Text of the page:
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Dodge committed to NASCAR, even if only 1 team UPDATE Dodge president and CEO Mike Accavitti showed up Sunday in the Big Three’s backyard, Michigan International Speedway, to reiterate the company’s commitment to stay in the sport for the “foreseeable future”—albeit on a smaller scale than its competitors.

“We don’t have to sell it to anybody but myself,” Accavitti said. “And I have to believe that this is a wise investment. And as I have stated before, we feel that we are involved in NASCAR at the appropriate level.” “We want to continue to talk to the fans in NASCAR,” Accavitti said. “And we want to continue to provide them with good performance and exciting days at the races, which is what the Dodge drivers have been doing for us this year.”

In a sense, Dodge’s racing program faces some of the same big-picture questions the U.S. auto industry is coping with. Big, bold budgets are a thing of the past, so they have to figure out how to become leaner and meaner.

“We’re not a big organization,” Accavitti said. “We haven’t really been. We need to start acting like the organization that we are. We’re nimble and we’re smaller than the other guys. And we feel like if we focus our resources on fewer teams, that we can produce better results.”

Dodge currently backs only two major teams, Penske Racing and Richard Petty Motorsports.

Its NASCAR presence almost certainly won’t be expanding next season, and might even be shrinking from two major Dodge-backed teams to one. There is widespread speculation that the Petty team will defect to another manufacturer next season.

Accavitti said Dodge tried backing more teams in the past, but it spread their resources too thin.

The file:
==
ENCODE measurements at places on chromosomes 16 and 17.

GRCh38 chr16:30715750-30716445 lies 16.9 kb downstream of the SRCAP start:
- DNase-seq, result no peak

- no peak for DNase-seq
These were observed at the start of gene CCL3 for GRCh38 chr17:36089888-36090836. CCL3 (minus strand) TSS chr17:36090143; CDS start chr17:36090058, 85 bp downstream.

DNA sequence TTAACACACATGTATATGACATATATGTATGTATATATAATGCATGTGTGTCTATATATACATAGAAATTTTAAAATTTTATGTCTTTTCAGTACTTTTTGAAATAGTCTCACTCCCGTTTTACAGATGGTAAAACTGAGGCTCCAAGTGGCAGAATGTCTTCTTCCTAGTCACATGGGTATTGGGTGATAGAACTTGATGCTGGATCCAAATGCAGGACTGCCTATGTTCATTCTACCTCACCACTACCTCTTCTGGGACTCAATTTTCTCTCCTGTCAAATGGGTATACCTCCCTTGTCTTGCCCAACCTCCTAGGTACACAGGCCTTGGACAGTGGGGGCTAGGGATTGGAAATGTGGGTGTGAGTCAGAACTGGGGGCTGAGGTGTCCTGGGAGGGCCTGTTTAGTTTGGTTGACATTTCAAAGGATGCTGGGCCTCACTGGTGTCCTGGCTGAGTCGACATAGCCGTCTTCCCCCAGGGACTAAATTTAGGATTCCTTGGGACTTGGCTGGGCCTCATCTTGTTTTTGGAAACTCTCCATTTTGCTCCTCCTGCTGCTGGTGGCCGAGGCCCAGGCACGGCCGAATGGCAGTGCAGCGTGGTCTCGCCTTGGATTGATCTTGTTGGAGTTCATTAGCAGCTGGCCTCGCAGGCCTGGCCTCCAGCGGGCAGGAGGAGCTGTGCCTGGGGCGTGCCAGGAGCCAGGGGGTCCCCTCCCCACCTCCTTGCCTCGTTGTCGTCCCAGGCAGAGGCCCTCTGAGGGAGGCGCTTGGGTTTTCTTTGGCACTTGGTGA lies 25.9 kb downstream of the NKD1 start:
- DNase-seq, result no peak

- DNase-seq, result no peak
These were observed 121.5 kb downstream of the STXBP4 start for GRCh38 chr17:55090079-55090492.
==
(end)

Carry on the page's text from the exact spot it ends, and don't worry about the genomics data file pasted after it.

“You really only need (about) three good drivers—good cars, I should say, good teams—and that would be sufficient for us,” Accavitti said.

Penske driver Kurt Busch said Dodge teams simply have to work harder.

“Richard Petty Motorsports and our team at Penske Racing, we’re not the powerhouses like you see with the Hendricks and the Gibbses and the Roushes,” Busch said.

Busch described Dodge’s support as “consistent,” noting that there have been cutbacks. But Busch added that he met a new engineer over the weekend, an indication that resources aren’t being cut to the bone.

“They shaved some positions here and there, and not sending people on the road,” Busch said. “But there’s still phone calls that are being made and communication lines that are open, and it helps everybody really got into more detail when you’re required to be on teleconferences on Tuesdays instead of, ‘Oh, yeah, I’ll see you at the track.”’ More at Yahoo

08/17/09 Dodge doesn't plan to disappear from the Sprint Cup series in the near future even it is reduced to one team, the CEO of Dodge Brand said on Sunday at Michigan International Speedway. "We're committed to this sport,'' Mike Accavitti said. "It's a match made in heaven.'' Accavitti, who was promoted to CEO after Chrysler filed for bankruptcy earlier this year, declined to speculate on whether Dodge would lose Richard Petty Motorsports. RPM has been in discussions with other manufacturers and reportedly is headed to Toyota in 2010, although team officials deny a decision has been made. If that were to happen Dodge would be left with the three-car Penske Racing organization. Accavitti would only say that he values RPM as a partner. He added that RPM has been mailed a check for services that were past due after the bankruptcy was filed. "You really only need a couple of good cars,'' he said. ESPN
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